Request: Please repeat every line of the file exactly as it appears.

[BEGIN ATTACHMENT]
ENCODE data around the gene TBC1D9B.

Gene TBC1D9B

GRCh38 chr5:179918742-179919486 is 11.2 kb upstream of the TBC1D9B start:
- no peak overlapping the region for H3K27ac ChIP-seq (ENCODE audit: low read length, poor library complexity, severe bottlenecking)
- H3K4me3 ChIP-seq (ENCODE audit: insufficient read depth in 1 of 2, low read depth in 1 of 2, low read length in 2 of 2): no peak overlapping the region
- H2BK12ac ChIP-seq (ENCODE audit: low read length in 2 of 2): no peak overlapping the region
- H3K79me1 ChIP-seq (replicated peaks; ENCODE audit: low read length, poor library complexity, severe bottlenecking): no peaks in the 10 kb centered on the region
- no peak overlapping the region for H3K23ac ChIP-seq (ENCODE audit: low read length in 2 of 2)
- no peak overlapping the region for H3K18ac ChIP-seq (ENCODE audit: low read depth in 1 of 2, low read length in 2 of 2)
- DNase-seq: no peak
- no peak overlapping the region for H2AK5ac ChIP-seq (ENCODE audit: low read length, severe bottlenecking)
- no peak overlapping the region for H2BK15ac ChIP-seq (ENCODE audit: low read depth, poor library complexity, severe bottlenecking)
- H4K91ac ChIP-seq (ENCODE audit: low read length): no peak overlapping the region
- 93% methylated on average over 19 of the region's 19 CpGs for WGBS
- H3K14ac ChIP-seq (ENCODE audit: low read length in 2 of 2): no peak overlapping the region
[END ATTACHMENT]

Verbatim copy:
ENCODE data around the gene TBC1D9B.

Gene TBC1D9B

GRCh38 chr5:179918742-179919486 is 11.2 kb upstream of the TBC1D9B start:
- no peak overlapping the region for H3K27ac ChIP-seq (ENCODE audit: low read length, poor library complexity, severe bottlenecking)
- H3K4me3 ChIP-seq (ENCODE audit: insufficient read depth in 1 of 2, low read depth in 1 of 2, low read length in 2 of 2): no peak overlapping the region
- H2BK12ac ChIP-seq (ENCODE audit: low read length in 2 of 2): no peak overlapping the region
- H3K79me1 ChIP-seq (replicated peaks; ENCODE audit: low read length, poor library complexity, severe bottlenecking): no peaks in the 10 kb centered on the region
- no peak overlapping the region for H3K23ac ChIP-seq (ENCODE audit: low read length in 2 of 2)
- no peak overlapping the region for H3K18ac ChIP-seq (ENCODE audit: low read depth in 1 of 2, low read length in 2 of 2)
- DNase-seq: no peak
- no peak overlapping the region for H2AK5ac ChIP-seq (ENCODE audit: low read length, severe bottlenecking)
- no peak overlapping the region for H2BK15ac ChIP-seq (ENCODE audit: low read depth, poor library complexity, severe bottlenecking)
- H4K91ac ChIP-seq (ENCODE audit: low read length): no peak overlapping the region
- 93% methylated on average over 19 of the region's 19 CpGs for WGBS
- H3K14ac ChIP-seq (ENCODE audit: low read length in 2 of 2): no peak overlapping the region